Rookie Andy Dalton leads the league’s highest-scoring offense inside of the final two minutes of both halves. He isn’t a stranger to atypical quarterbacking performances, but his game against the Ravens was about as atypical as it gets. Dalton had a rather up-and-down performance on his way to 373 passing yards, but the “ups” and “downs” weren’t quite what you’d expect. Under pressure, Dalton completed six passes in 14 drop-backs for 125 yards without an interception or touchdown. 12.5 yards per attempt while under pressure is more than any coach could ask for, especially out of a rookie. However, Dalton didn’t have the same level of success when he had time to throw. He completed 18 of 35 pass attempts against no pressure, for an acceptable but less exciting, 7.1 yards per attempt and had his three picks. His performance under pressure is encouraging, as was his ability to lead a comeback down 31-14. Ultimately, the interceptions proved to be the difference in the game and Dalton is probably more disappointed in himself for making those throws than he is proud of his yardage output since he didn’t get the win.
Ravens – Three Performances of Note
Shouldering Their Fair Share of the Offense
Despite producing 31 points, the Ravens’ offense didn’t have the greatest of days, collectively. Besides a lone touchdown catch-and-run from Anquan Boldin, the Ravens received few productive offensive contributions outside of Torrey Smith (+2.1) and Ray Rice (+2.8). After the final whistle blew, Smith and Rice had combined for 336 yards and three touchdowns. Besides scoring once himself, Smith opened one drive with a tough falling catch for an under-thrown ball and followed it up with a 49-yard reception that set up another touchdown. Rice picked up 75 of his 104 rushing yards after contact and forced a pair of missed tackles to complement his two-touchdown performance. Without the production of Smith and Rice, it’s fair to wonder if the Ravens would have been able to score an offensive touchdown, let alone win the game.
Defensive Subs String Together Strong Performances
Reserve defensive linemen Pernell McPhee and Paul Kruger both made plays in limited action last week and both were rewarded with more playing time. What was this week’s result? McPhee (+3.8) forced pressure on the final two plays of the game including a game-winning sack on fourth-down and Kruger (+4.0) rushed Dalton’s throws five times in 27 opportunities. For Kruger it was the third game graded in the green in his last four, and his fourth straight positive grade. McPhee improved upon the +3.3 grade he earned last week, which had been the rookie lineman’s highest grade in his young career. If young players like McPhee and Kruger continue to play well, the Ravens will be a dangerous team with depth in the postseason.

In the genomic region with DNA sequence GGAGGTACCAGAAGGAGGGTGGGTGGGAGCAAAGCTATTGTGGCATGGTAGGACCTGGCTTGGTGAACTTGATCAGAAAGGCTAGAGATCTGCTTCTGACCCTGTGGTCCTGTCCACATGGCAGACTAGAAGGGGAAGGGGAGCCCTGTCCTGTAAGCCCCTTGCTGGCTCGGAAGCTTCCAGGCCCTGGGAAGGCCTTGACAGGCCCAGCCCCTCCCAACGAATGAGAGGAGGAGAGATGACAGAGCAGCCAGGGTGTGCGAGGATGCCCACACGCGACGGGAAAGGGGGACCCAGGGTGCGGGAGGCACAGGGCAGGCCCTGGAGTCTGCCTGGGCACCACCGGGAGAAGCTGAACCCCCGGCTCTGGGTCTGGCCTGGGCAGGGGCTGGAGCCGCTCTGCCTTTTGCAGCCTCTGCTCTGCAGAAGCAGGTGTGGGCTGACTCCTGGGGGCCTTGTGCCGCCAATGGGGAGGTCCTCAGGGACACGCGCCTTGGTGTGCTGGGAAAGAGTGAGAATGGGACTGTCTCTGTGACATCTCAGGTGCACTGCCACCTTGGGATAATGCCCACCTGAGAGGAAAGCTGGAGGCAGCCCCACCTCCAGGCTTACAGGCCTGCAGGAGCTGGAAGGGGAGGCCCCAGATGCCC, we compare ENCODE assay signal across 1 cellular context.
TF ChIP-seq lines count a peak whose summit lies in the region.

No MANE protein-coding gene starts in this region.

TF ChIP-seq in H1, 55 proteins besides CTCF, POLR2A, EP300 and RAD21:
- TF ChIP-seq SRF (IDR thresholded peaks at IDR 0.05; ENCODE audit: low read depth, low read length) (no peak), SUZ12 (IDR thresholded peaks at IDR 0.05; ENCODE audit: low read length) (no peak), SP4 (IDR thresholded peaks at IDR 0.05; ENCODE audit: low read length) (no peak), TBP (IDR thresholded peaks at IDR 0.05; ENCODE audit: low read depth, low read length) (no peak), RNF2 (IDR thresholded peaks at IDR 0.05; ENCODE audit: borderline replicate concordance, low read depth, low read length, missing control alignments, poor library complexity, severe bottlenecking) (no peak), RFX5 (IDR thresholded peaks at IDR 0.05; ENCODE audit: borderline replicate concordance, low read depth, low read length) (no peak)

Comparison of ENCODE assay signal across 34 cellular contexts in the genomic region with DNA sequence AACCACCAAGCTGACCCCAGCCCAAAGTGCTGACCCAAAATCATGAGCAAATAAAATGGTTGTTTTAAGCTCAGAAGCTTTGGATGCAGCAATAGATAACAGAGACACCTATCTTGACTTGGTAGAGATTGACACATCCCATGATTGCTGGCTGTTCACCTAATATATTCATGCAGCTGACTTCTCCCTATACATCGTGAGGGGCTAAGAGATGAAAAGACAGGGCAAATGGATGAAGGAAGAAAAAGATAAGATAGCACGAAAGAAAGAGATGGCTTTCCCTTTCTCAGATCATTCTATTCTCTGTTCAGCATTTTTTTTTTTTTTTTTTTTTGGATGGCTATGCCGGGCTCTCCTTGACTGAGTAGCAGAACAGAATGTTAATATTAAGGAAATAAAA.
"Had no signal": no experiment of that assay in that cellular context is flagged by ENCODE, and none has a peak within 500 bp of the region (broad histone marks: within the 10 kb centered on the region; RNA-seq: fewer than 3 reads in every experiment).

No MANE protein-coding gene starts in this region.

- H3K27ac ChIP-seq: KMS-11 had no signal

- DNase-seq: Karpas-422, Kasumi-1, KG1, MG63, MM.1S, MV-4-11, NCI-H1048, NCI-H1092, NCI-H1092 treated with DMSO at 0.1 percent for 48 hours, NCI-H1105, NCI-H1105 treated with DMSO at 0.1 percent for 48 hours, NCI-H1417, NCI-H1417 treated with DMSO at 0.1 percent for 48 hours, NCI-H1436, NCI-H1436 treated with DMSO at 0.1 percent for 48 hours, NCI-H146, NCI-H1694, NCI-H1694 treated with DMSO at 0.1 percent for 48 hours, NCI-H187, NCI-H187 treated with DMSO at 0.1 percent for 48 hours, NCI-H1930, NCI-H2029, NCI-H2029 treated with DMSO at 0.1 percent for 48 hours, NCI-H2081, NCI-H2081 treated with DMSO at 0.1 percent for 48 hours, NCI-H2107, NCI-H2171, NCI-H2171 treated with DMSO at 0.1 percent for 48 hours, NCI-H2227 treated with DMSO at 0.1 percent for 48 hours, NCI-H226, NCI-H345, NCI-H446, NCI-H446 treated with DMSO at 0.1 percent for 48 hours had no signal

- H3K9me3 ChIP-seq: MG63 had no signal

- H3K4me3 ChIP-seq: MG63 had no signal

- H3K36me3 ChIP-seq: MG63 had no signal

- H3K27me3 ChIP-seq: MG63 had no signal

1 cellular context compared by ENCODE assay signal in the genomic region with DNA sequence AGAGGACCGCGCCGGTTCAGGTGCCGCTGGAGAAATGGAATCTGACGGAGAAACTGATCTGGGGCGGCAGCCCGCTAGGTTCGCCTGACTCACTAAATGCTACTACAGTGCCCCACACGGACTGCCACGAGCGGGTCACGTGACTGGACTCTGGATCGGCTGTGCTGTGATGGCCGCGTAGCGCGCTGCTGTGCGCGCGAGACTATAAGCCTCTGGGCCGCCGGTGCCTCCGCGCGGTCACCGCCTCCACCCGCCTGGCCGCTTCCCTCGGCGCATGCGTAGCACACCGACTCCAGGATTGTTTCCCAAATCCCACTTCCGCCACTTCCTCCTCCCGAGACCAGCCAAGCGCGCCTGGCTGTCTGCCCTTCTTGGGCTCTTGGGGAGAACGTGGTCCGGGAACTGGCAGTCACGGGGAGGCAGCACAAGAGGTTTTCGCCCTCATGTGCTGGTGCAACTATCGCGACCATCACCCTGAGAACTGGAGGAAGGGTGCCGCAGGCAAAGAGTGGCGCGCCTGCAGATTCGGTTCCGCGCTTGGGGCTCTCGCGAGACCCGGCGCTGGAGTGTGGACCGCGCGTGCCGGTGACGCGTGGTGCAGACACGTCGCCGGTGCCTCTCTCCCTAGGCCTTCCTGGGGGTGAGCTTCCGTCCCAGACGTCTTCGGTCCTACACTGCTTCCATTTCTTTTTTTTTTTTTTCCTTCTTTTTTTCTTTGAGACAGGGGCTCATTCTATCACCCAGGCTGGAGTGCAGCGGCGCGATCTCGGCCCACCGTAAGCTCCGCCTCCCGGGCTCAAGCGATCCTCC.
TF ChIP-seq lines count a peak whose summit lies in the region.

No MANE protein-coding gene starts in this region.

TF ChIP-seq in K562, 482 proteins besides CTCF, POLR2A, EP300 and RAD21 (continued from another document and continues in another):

Household Safety is a Must
The Ravens got some positive plays from every member of their secondary, but the cornerbacks also gave up some plays to balance out their performances. Lardarius Webb made a nice effort in diving to secure an interception, but also allowed three first down receptions. More precisely, he gave up two receptions as well as a pass interference penalty on third down. Safeties Bernard Pollard (+1.6) and Ed Reed (+2.8) however, were more consistent. Pollard did miss a pair of tackles, but he also recorded a sack and made a few tackles near the line of scrimmage in the run game. Reed didn’t allow any passes to be completed in his coverage while also intercepting a deep ball and coming up big with a diving pass breakup with 50 seconds remaining in the game.
– Adam Jones (-1.7) recorded seven tackles, but not a single one constituted a defensive stop.
– Seven of Jerome Simpson’s eight catches and 144 of 152 yards were in RCB Cary Williams’ coverage.
– If Marshal Yanda’s substandard game seems out of the ordinary, it is: His -1.3 overall grade by PFF was the worst he’s been given since Week 6 in 2009, when he was playing right tackle.
PFF Game Ball
Who earned 104 yards on the ground in while being the second-most productive option in the passing game? With all due respect to the rookies Torrey Smith and Pernell McPhee, Ray Rice did too much to not give him an illustrious PFF game ball here.